There are two elements to mobile payment that need that standardization: payment card security and other payment data. The retail need for consistency of payment security will be handled cleanly by the PCI Security Council, whenever it gets around to it, most likely before the end of this year. The more critical area, though, is all of the data involved, whether it's CRM, giftcards, coupons or anything else.
And a later stage of the data mess will be two-way near field communication (NFC), which is when things will get both interesting and ludicrously complex. If there are multiple competing wallets—say from Google, Apple and ISIS—how easily will it be to deal with all of that data in a homogeneous fashion?
Another couple of crucial retail considerations will be "who does the work?" and "who pays for the work?" Some vendors—eager to prove their value and to make the process as easy as possible for merchants—will push a plan where they will do almost everything and they will do it all outside of the retailer's environment. But as tempting as that might be, the wisest course for most chains may be to opt to do most of the work themselves.
Two reasons: First, on the security side, the chains will be blamed and held accountable for any breaches, regardless of what contract paperwork says. If you're going to be blamed because customers' data is breached after they walk into your store and beam their card information into equipment displaying your brand's logo, you might as well at least control the operation.
Second, there is the matter of handling the data. This raises the soon-to-be-redefined question of "When is a customer a Retail Brand Customer as opposed to a Mobile Payment Alliance customer?" Google and the others are arguing that they are bringing huge value to retail chains in the form of new revenue. In other words, Google will talk about all of the mobile customers using their phones and their carrier partners that Google delivered to the merchant. Who's to say that customer wouldn't have shopped at Wal-Mart or Macy's anyway?
Either way, how will the chains feel about letting Google have access to tons of customer CRM information? Will that data find its way to the systems of a chain's most direct rival, even in aggregate or anonymous form? That won't be preventable. But the more integration work the chain does directly, the more of a feeling of control its executives will have. (In general, Google has a high level of consumer and retail trust, compared with telcos. But the exception is data privacy. Google's reputation there is not admirable.)
In the Google alliance, the POS versus reader battle is illustrated by the ongoing lack-of-love between POS giant Verifone and contactless payment and contactless reader king Vivotech, which licensed its reader and single-tap technology to Google. In what could be seen as undermining its own consortium, Verifone executives have been telling reporters how difficult the Google integration will be for retailers, despite Google's arguments that the integrations will be fast and easy.In what could be seen as undermining its own consortium, Verifone executives have been telling reporters how difficult the Google integration will be for retailers, despite Google's arguments that the integrations will be fast and easy. Much of that involves Verifone's efforts to justify fees it wants to charge for such integrations. (What's the reality? Like most things, it's somewhere in the middle, being harder than Google said but easier than Verifone suggests. But y'all knew that already, no?)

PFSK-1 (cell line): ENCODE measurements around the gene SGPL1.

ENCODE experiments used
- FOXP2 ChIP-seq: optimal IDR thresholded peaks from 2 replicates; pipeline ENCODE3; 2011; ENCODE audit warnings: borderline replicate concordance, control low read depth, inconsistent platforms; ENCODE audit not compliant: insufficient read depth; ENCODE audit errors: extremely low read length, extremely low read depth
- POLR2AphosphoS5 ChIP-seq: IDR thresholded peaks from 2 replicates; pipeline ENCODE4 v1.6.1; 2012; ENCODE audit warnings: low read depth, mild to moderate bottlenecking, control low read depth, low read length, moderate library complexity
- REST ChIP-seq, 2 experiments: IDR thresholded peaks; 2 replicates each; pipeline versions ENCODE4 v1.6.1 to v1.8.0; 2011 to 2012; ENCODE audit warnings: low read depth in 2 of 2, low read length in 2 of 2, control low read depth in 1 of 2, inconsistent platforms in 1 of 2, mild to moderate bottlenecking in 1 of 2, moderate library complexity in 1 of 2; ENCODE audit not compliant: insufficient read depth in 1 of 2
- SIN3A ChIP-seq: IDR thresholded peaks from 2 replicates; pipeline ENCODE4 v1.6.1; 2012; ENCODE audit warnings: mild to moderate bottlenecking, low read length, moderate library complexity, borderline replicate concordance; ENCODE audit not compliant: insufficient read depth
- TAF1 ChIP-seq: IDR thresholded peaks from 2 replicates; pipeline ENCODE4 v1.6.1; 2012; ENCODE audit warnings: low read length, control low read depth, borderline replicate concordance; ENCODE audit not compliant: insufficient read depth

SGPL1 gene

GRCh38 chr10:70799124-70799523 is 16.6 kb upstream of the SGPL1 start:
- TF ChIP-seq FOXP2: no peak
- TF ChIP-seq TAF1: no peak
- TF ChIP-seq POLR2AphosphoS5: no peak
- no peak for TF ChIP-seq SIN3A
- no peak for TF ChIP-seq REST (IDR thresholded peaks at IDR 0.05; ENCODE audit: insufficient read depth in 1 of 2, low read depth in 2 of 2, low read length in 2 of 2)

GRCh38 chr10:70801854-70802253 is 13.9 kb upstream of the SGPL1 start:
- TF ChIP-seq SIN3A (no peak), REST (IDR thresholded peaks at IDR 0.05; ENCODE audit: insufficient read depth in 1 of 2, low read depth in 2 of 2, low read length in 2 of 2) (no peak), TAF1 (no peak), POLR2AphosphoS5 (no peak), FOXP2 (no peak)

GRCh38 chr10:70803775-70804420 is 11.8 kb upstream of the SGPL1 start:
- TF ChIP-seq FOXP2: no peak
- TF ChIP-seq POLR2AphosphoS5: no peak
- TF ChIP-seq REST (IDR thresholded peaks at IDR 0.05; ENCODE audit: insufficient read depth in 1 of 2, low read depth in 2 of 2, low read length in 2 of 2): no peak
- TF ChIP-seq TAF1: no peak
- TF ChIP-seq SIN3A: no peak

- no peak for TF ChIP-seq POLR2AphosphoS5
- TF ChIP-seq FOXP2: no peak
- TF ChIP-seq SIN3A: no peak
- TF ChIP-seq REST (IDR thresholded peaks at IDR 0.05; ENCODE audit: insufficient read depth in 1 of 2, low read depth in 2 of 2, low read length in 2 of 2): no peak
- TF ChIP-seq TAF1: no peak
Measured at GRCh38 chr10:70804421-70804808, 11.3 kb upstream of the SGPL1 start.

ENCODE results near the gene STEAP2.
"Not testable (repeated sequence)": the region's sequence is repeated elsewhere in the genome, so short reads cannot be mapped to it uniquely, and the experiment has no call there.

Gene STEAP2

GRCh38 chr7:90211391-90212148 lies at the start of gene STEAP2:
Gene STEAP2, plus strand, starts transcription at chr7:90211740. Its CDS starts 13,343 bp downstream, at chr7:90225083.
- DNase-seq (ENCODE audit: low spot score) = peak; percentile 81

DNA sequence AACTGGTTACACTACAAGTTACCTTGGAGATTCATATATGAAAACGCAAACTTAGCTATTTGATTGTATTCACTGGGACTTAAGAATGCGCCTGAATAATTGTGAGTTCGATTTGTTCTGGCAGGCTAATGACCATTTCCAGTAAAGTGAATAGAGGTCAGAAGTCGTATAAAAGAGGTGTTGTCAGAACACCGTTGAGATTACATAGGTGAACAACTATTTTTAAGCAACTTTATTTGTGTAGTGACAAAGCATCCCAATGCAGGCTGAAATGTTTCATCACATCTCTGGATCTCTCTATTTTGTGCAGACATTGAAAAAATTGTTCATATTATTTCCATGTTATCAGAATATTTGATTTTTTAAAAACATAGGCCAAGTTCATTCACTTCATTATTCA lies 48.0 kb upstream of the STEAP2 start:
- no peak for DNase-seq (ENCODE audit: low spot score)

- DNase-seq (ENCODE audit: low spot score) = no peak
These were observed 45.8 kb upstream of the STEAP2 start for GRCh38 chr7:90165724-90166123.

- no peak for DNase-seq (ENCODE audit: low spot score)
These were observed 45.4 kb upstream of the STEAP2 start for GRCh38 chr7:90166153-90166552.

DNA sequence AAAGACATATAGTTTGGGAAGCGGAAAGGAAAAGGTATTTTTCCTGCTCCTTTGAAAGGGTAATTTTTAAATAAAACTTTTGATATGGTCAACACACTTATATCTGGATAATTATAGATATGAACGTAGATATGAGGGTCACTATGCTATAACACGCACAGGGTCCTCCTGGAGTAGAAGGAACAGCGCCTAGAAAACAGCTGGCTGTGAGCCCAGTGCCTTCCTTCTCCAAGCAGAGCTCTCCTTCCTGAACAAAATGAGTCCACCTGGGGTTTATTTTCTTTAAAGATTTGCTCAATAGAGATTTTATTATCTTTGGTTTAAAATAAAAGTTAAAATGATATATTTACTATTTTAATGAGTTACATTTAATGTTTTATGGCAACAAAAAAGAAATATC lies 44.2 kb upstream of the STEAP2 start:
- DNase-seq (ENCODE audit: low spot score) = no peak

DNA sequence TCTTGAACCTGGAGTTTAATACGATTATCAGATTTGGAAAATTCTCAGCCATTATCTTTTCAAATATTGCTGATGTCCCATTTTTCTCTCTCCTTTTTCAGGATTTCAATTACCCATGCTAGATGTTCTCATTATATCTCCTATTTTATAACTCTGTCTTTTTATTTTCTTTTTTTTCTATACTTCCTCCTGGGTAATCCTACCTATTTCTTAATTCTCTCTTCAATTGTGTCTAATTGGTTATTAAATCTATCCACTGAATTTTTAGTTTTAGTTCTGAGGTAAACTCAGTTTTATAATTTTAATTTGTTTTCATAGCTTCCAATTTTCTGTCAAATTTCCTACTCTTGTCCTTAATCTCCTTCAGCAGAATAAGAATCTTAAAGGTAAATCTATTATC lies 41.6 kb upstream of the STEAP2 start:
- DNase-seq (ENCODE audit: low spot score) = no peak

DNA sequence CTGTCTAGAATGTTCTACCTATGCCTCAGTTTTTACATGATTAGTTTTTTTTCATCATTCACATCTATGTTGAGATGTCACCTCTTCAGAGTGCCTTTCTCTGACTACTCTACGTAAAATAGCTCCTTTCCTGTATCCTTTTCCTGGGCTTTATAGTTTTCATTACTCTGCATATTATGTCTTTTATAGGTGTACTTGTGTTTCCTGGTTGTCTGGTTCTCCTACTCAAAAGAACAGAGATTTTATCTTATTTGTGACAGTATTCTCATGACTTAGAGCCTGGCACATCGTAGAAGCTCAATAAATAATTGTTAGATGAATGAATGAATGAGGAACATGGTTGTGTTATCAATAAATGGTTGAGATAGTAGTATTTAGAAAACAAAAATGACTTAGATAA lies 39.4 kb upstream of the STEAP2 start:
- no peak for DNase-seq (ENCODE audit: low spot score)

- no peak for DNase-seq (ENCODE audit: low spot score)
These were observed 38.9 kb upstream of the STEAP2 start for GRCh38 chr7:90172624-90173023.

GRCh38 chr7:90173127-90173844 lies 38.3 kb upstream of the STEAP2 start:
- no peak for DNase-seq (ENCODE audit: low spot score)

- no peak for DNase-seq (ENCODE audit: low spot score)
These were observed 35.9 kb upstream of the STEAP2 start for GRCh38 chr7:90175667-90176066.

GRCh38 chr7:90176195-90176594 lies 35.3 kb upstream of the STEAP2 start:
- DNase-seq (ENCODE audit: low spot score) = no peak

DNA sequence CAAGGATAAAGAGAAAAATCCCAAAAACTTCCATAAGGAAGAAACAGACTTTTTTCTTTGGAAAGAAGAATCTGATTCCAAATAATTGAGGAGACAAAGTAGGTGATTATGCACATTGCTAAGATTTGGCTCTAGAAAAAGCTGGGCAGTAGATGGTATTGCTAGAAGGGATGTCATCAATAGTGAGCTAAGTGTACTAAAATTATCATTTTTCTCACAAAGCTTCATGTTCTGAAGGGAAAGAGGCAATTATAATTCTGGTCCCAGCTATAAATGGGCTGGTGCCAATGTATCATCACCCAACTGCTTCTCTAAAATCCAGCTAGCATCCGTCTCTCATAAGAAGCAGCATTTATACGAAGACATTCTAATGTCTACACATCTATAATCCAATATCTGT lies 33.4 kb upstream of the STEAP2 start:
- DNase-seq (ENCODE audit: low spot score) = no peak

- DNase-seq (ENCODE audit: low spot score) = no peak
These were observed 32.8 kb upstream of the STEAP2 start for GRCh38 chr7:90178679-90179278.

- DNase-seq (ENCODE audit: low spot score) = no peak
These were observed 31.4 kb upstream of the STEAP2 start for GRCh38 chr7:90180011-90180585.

According to players in the mobile payment space, the key wildcard in these efforts is Apple. The ISIS mobile carrier (AT&T, Verizon and T-Mobile) alliance is not seen as viable long term, and PayPal has already said it will not directly compete with Google. Apple has not officially said that it will compete against Google, although its plans for incorporating NFC capabilities in an upcoming iPhone and iPad are well known.
If Apple cuts a deal with Google and takes the Google cash (and it would be worth a huge amount of money to Google to ink that deal), Google will likely run the mobile payment table: Instant interoperability, and Google would have its package across all iPhones and Android phones. Whatever is left of BlackBerry at that point would likely fall in line.
If Apple and Google do not cut a deal, things are likely to get quite messy. Apple's recent history suggests that it would resist standardization efforts and opt for an especially proprietary approach. Given its healthy marketshare in the smartphone space and its marketing sway with consumers, that could be bad news for retailers hoping for a relatively quick and painless mobile integration. Disjointed payments are trivial and won't be much of a problem, but different approaches to data could be disastrous.
Other players are on the sidelines, but there are no meaningful indicators that any would have the funding or relationships to challenge the Google group. (An interesting comment was made about the mobile differences between Google and Microsoft. Google, it was said, is very fond of creating solutions for which there is no problem, while Microsoft's preference is to create problems for which there is no solution.)
The problem with other vendors trying to move in is that, as many startups are now discovering, it involves two success-killing realities. First, it will often involve selling to both the retailer and the consumer, which throws the vendor into a difficult chicken-egg problem. (Retailers won't buy until lots of their customers have, and customers won't buy until several of their favorite retailers do.) Second, this requires software to be installed within the POS and, specifically, in an area that interacts with sensitive card data. You can't get much more invasive than that, and few chains—if any—will permit a startup to get even close to their card data.